Austin’s tech sector is going strong, so how can you nab one of its many entry level tech jobs? Employers are scrambling for candidates to fill entry level tech jobs in infrastructure, customer support, PC help desk and other areas. But we know you have questions. We asked our tech recruiters to answer some of the most common ones:
Do I Need A Degree?
According to the U.S. Bureau of Labor Statistics, more than one-third of computer support specialists lack a college degree. Other entry level tech jobs require no degree, too. High school students admit the likelihood of attending a four-year school sank nearly 20% in less than a year — down to 53%, from 71%. For that reason, many large employers like Apple, IBM, and Google stopped requiring degrees for many entry level tech jobs.
And here’s an interesting turn: Workplace transparency platform Comparably recently reported that some positions earn less *with* a college degree. These include IT managers, product marketing associates, and QA analysts. How is that possible?
“Those with degrees only often lack the experience and specific certifications necessary to be a good fit for in-demand tech jobs,” says Paul McGaughan, Practice Director for The HT Group Technical Recruiting. “For many entry level tech jobs, specific certifications trump a college degree. Plus, aptitude and soft skills don’t necessarily come with a college degree. While one job candidate was spending time at frat parties and in economics, the other was already programming or gaining training through employment programs, learning team dynamics and collaboration, and acquiring other tech-specific skills.”
Now, that being said, it’s not as easy as, “No degree, no problem.” Many employers do still look for that four-year degree on applications. So job candidates without degrees need to find other ways to stand out. A recruiter can help you uncover those selling points and can steer you in the direction of certifications that can help.
Can I Permanently Stay Remote?
If you want a remote position, you have a leg-up if you live in Texas because organizations nationwide love hiring Texas workers. Employers must follow the labor and tax laws for each state in which their remote workers reside. That can get tricky and expensive. Texas is an employer-friendly state, which means we have relatively unrestrictive state labor laws compared to California, Illinois and New York. That’s why, even when Texas employers can hire remote workers from anywhere, they generally love finding employees close to home.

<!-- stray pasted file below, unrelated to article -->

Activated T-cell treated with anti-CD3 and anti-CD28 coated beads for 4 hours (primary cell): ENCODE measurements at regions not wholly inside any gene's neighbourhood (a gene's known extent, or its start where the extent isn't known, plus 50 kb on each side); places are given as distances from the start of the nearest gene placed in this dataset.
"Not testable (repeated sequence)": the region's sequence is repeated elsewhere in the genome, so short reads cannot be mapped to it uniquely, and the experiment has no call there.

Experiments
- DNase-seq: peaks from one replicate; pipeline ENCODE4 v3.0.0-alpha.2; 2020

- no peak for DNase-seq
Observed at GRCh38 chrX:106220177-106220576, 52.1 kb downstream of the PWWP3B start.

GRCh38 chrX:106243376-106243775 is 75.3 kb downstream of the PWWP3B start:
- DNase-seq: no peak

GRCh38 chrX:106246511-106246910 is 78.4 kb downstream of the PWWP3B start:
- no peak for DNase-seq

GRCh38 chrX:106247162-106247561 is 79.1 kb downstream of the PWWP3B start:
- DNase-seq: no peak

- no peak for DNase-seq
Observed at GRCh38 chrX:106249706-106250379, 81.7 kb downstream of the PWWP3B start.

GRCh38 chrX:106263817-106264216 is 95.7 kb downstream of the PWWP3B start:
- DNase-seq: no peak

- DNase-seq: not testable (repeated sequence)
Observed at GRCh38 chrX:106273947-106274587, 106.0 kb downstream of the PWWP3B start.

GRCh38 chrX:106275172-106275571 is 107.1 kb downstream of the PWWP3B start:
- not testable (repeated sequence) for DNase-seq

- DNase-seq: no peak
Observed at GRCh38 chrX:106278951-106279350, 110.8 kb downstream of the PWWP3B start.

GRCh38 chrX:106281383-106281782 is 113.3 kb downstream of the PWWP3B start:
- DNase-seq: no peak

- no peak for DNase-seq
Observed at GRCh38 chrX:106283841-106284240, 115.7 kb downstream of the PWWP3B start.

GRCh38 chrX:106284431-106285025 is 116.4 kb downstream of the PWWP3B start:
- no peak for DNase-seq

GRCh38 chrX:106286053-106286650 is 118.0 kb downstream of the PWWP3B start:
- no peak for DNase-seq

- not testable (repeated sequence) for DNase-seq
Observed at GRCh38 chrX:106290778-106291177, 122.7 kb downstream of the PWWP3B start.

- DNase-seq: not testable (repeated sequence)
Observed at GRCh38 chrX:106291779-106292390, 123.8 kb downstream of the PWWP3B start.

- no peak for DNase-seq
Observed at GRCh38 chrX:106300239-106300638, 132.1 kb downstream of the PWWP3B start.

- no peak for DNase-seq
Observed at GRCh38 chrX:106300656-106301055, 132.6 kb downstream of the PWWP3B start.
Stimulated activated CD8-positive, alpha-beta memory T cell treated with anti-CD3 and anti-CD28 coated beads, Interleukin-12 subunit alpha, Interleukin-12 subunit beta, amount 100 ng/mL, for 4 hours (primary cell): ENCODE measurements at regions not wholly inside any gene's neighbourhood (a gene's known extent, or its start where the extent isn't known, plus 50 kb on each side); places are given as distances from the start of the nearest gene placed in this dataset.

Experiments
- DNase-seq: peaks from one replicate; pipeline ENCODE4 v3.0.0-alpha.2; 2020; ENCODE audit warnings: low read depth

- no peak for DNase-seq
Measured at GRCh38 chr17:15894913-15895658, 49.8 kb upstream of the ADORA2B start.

Most entry level tech jobs can be remote if they don’t involve hardware, manufacturing processes or other focuses that require being on-site. Customer support and help desk jobs are among the most common entry level tech jobs. But software developers, computer systems analysts, web developers, information security analysts and other jobs are commonly remote, too, depending on the employer.
Why Do I Always Miss Out On The Best Opportunities?
In Austin, it can seem that entry level tech jobs are like houses: They’re in high demand, and once you spot one you like, a dozen people have already “outbid” you. How do other candidates always seem to have a leg up? The answer: They work with great tech recruiters. Tech recruiters know about most entry level tech jobs before anyone else.
They can also steer you to tech jobs outside the industries you’d typically look at. For instance, check out our recent post about careers in the manufacturing industry. No domestic sectors are hotter than manufacturing, logistics and distribution, and food and beverage production. And what do these industries have in common? They rely on tech more than ever and need people trained to work with that tech to keep things running smoothly.
Get your foot in the door and find entry level tech jobs ASAP by dropping us a line and submitting your resume here.
FIND YOUR NEXT OPPORTUNITY WITH THE HT GROUP